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  1. #21
    Welcome to Sunnyside Mondo's Avatar
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    I personally support the idea that parents should show their children that they appreciate academic success- especially at a young age. It becomes something that the child remembers as he or she grows older. Moderation is the key. One shouldn't spoil the child too much or you will become like one of those 'rich bitches' or 'rich man-bitches' that attend my university.

    Quote Originally Posted by edcoaching View Post
    Except I wasn't generalizing. The stuff came from research. However...INTJs and INFJs will shut down at any school that emphasizes rote learning over anaysis/synthesis/construction of knowledge and doesn't allow for independent pursuit of topics of interest. Unfortunately, most AP courses emphasize rote learning (there are fantastic exceptions but usually it's cram for the test). Here's what a whole ton of studies show:
    • INTJs and INFJs have the highest GPAs on average, with ISTJs close behind.
    • INFPs and INTPs have higher IQs (not that this measures intelligence but it does correlate with the junk that schools usually honor as thinking skills)
    • SP's make up about 90% of students in alternative schools. Note that not that high a % of the population ends up in alternative high schools but it shows how little the needs of these students are met...
    • Although 75% of the population prefers Sensing, 82% of the Merit Scholarships, based on the PSAT, go to Intuitives. This is after leveling the playing field for who's taken the most AP classes. On the SAT, there's a 250 point average difference between the highest-scoring type and lowest-scoring. The test is extremely biased in favor of the Intuitive style fo guessing. It was written by Intuitives...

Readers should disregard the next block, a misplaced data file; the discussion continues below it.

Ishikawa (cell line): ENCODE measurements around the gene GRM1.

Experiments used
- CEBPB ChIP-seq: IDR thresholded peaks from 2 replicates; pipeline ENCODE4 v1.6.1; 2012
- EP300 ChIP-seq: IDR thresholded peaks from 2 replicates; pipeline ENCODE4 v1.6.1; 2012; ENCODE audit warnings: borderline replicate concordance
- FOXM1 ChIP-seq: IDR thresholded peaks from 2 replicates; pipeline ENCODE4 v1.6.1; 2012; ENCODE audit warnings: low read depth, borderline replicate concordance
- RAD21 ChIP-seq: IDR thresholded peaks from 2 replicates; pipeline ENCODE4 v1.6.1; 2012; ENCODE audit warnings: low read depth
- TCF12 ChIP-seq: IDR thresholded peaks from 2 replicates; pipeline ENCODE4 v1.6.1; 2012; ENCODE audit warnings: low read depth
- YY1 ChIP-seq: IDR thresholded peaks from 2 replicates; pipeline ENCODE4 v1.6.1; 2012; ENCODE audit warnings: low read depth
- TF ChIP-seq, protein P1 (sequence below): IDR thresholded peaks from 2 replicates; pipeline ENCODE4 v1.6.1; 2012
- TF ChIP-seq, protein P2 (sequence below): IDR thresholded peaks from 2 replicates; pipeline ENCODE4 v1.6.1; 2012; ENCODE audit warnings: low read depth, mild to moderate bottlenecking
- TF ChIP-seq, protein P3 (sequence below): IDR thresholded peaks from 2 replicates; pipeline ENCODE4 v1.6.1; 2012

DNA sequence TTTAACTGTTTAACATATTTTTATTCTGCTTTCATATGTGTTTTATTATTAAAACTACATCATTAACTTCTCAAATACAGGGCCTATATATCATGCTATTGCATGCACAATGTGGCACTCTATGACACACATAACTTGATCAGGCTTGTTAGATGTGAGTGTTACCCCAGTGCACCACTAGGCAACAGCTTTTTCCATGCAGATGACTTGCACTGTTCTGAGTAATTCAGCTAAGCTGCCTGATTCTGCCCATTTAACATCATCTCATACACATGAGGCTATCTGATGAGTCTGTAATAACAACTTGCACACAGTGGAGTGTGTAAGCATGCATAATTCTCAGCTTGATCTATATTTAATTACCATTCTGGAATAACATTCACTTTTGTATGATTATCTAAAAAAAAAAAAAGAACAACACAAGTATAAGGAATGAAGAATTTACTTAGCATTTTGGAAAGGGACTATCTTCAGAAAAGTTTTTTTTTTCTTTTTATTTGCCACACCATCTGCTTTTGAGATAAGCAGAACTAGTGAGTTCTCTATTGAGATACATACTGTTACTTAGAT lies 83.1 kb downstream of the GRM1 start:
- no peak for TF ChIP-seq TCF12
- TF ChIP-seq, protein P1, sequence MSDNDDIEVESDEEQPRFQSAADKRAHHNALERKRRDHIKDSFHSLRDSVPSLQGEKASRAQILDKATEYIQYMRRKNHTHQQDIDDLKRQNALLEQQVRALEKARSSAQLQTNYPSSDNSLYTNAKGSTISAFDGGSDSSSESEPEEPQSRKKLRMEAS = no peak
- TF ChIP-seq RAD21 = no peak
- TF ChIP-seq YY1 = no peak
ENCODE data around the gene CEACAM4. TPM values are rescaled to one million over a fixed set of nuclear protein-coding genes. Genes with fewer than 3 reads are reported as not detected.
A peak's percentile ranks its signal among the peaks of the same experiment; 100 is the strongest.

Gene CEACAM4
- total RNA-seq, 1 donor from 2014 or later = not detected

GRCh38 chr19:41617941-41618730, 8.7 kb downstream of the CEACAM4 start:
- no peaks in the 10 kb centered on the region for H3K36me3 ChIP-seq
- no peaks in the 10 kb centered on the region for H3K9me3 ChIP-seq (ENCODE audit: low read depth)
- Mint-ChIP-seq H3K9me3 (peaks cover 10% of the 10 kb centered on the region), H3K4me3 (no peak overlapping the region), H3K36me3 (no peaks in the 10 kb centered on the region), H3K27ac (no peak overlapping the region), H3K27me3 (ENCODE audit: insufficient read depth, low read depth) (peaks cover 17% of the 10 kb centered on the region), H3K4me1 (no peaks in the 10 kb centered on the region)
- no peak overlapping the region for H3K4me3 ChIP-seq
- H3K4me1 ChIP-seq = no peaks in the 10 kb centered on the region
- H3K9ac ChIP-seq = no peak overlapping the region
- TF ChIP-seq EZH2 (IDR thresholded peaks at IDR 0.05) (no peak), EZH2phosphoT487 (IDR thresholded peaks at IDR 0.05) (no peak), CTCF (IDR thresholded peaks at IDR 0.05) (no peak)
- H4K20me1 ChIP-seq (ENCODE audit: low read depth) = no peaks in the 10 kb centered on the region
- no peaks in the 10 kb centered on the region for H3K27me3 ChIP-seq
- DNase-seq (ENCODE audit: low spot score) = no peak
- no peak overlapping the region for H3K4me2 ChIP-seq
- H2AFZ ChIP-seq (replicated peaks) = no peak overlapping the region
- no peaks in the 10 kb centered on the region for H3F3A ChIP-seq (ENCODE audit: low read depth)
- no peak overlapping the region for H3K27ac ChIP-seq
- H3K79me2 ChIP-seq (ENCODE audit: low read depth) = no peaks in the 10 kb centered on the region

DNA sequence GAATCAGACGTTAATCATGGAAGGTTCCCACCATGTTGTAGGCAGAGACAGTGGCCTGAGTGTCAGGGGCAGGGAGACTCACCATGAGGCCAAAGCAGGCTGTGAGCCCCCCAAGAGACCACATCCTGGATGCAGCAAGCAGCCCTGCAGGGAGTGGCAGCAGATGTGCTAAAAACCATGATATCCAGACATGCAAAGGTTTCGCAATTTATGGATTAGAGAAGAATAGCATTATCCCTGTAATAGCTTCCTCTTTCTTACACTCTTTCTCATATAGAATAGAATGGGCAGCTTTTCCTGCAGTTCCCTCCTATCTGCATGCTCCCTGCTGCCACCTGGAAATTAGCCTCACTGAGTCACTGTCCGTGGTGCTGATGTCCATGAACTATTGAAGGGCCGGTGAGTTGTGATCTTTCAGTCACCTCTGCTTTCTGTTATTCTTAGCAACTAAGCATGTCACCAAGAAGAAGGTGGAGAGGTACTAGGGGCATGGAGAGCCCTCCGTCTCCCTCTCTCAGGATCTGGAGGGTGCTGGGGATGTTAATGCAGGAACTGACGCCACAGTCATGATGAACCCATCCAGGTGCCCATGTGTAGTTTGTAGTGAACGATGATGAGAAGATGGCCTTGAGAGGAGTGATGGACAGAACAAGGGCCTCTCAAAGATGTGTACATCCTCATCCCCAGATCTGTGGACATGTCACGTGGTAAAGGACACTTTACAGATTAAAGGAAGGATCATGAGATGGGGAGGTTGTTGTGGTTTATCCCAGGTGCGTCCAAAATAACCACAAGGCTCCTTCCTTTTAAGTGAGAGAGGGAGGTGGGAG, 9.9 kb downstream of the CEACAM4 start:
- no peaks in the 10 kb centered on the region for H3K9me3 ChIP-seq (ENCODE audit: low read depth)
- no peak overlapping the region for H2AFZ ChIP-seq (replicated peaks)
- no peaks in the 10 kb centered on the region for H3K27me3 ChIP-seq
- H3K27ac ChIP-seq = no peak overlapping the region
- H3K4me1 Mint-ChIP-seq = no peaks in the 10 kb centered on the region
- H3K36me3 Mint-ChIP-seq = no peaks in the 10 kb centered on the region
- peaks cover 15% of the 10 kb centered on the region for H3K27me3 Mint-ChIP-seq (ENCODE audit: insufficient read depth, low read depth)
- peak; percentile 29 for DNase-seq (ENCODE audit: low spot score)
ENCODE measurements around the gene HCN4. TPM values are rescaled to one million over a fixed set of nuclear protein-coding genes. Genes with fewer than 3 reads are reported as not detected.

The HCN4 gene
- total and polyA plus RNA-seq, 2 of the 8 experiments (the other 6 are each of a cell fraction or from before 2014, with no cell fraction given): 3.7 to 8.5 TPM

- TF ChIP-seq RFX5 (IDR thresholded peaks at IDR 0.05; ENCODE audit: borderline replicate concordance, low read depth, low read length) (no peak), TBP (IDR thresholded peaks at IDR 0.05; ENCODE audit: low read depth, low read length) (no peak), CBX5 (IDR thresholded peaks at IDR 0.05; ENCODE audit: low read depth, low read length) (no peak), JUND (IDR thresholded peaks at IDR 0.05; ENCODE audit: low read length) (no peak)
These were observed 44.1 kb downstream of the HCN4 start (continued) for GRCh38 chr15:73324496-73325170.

• EPs are most likely to be misdiagnosed as ADHD;IPs as ADD. All types can have these conditions but the misdiagnosis usually falls in these categories.


    What I'm seeing is more and more rote learning in the wake of No Child Left Behind, demotivating rather than improving the performance of bright children of every type...
    All I have is anecdotal evidence but there are some things I will disagree with here. I know a lot of SJ's and SP's who did really well on the SAT. They were either
    a.) bright- and yes there are lot of bright Sensors as there are a lot of not-so-bright iNtuitives.
    b.) spent THOUSANDS of dollars on SAT prep!!!!

    A lot of people say that the SAT is a "follow your gut" test but I don't think I had to do that at all. If anything I'd say that my Ti (strong analytical skills) helped me a lot more than my Ne.

    I'm happy I got my sky-high SAT score for near free (well, I paid money to take the test and I did take the PSAT.. twice.)
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  2. #22
    Magical Firelie's Avatar
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    My parents gave my brother and I $10 for every A and $5 for every B, but we never did it for the money; it was just a nice bonus after getting straight A's.

  3. #23
    On a mission Usehername's Avatar
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    Quote Originally Posted by edcoaching View Post
    Except I wasn't generalizing. The stuff came from research. However...INTJs and INFJs will shut down at any school that emphasizes rote learning over anaysis/synthesis/construction of knowledge and doesn't allow for independent pursuit of topics of interest. Unfortunately, most AP courses emphasize rote learning (there are fantastic exceptions but usually it's cram for the test). Here's what a whole ton of studies show:
    • INTJs and INFJs have the highest GPAs on average, with ISTJs close behind.
    • INFPs and INTPs have higher IQs (not that this measures intelligence but it does correlate with the junk that schools usually honor as thinking skills)
    • SP's make up about 90% of students in alternative schools. Note that not that high a % of the population ends up in alternative high schools but it shows how little the needs of these students are met...
    • Although 75% of the population prefers Sensing, 82% of the Merit Scholarships, based on the PSAT, go to Intuitives. This is after leveling the playing field for who's taken the most AP classes. On the SAT, there's a 250 point average difference between the highest-scoring type and lowest-scoring. The test is extremely biased in favor of the Intuitive style fo guessing. It was written by Intuitives...
    • EPs are most likely to be misdiagnosed as ADHD;IPs as ADD. All types can have these conditions but the misdiagnosis usually falls in these categories.


    What I'm seeing is more and more rote learning in the wake of No Child Left Behind, demotivating rather than improving the performance of bright children of every type...
    This analysis is very Americanized, though. It doesn't even translate to Canada.